Strategies and adolescence
First, substitution or avoidance. My bus stop 'The Green Man' was challenging to say. But I knew the price and the preceding stop — both of which were way easier. So, as the conductor approached, I now had three alternatives and with a simple cough or umm, could choose the easiest in the moment.
I discovered roll calls could be answered with "Here/yes" alternatives to my surname, and although I might get a barbed remark from the teacher, this generally worked.
Asking a girl out was tough because phoning, when her parents might answer, would result in my hanging up before we even talked. How I would have loved texting!
I muddled through school until sixth form where I followed Science — because reading aloud wasn't required in Maths, Physics or Chemistry!
Puberty and meeting girls were, at times, an agony. Asking a girl out was tough because phoning, when her parents might answer, would result in my hanging up before we even talked. How I would have loved texting!
Talking in groups, or through loud music each provided alternatives to one-on-one conversations. As soon as I knew a girl better, then I was more relaxed. Of course, I'd also become adept at word substitution.
Adding to the technique toolbox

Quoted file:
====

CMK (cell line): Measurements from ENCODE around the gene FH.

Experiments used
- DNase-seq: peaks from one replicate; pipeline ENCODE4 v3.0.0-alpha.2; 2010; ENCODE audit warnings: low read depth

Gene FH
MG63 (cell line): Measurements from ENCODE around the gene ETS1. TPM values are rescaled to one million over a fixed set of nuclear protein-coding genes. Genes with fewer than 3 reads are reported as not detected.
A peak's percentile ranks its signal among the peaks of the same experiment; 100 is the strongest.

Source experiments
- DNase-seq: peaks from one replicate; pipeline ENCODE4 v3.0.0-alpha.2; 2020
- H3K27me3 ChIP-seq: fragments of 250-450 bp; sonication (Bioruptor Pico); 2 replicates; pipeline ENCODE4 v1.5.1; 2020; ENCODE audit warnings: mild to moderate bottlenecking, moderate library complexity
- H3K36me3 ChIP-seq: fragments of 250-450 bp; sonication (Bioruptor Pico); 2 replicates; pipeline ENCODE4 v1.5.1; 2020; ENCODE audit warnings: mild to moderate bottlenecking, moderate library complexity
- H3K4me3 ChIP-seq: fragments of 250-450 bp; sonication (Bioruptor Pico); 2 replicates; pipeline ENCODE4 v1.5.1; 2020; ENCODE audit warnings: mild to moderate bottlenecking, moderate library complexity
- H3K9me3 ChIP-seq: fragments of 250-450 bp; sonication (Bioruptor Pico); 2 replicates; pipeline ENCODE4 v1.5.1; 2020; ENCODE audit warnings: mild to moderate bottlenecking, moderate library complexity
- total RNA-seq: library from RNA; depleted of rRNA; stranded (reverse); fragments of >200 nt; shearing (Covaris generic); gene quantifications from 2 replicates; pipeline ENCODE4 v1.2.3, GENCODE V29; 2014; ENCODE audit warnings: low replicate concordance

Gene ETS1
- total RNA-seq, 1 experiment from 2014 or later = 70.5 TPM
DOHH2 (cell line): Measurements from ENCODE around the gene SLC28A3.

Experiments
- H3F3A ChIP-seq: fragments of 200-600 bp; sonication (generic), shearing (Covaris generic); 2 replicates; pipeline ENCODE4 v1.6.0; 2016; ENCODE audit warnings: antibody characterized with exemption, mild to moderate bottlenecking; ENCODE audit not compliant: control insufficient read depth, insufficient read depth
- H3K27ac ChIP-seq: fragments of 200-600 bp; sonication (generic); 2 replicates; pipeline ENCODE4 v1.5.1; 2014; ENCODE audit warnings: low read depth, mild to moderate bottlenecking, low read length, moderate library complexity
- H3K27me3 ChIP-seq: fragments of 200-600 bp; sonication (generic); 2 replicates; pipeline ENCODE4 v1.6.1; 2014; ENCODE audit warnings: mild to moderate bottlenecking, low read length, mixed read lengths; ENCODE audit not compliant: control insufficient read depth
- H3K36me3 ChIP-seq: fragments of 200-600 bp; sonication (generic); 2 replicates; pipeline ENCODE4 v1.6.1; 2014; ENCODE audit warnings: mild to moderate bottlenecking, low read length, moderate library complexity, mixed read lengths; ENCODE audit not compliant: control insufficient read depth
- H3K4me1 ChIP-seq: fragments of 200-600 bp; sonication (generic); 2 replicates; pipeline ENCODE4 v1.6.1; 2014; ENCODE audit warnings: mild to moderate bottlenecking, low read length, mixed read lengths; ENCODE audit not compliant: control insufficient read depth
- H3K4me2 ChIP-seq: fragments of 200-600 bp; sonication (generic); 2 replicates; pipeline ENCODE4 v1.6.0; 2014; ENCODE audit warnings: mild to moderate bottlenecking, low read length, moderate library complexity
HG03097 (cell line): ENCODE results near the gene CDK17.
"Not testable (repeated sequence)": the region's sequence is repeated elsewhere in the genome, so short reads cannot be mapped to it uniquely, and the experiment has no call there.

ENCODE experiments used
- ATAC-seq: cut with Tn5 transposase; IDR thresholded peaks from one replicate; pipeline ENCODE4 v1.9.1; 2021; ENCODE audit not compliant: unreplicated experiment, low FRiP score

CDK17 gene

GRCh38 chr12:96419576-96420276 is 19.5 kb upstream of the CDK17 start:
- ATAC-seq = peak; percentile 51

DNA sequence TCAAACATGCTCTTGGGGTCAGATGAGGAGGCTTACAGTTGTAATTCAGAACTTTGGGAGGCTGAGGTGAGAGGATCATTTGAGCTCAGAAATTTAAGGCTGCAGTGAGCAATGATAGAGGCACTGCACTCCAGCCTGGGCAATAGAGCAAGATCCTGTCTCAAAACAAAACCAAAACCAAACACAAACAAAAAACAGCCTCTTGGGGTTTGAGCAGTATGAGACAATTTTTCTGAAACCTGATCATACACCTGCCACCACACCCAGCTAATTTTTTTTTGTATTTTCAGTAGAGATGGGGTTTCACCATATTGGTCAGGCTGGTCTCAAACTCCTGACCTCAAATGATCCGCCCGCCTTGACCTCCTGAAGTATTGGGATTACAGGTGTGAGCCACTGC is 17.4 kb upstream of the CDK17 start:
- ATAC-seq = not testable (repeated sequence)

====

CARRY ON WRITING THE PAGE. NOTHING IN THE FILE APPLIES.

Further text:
University continued the learning and the managing. Sadly I called in sick rather than presenting my final year project. I really enjoyed student politics but couldn't run for election, since hustings were simply impossible for me then. When I did make my first public speech, I discovered that humour, making an audience laugh, was another technique that helped.
Working life accelerated this personal toolbox of techniques.
I had to present in meetings and discovered slides allowed you to print difficult words, which allowed me to turn from the audience and gesture/speak them, without facing anyone. This brought an unintended consequence - I was complimented for being a very "natural and conversational" presenter.
When I did make my first public speech, I discovered that humour, making an audience laugh, was another technique that helped.
As I rose in the ranks at work, I had to make speeches to larger audiences, on stages, podiums and ultimately on TV and radio.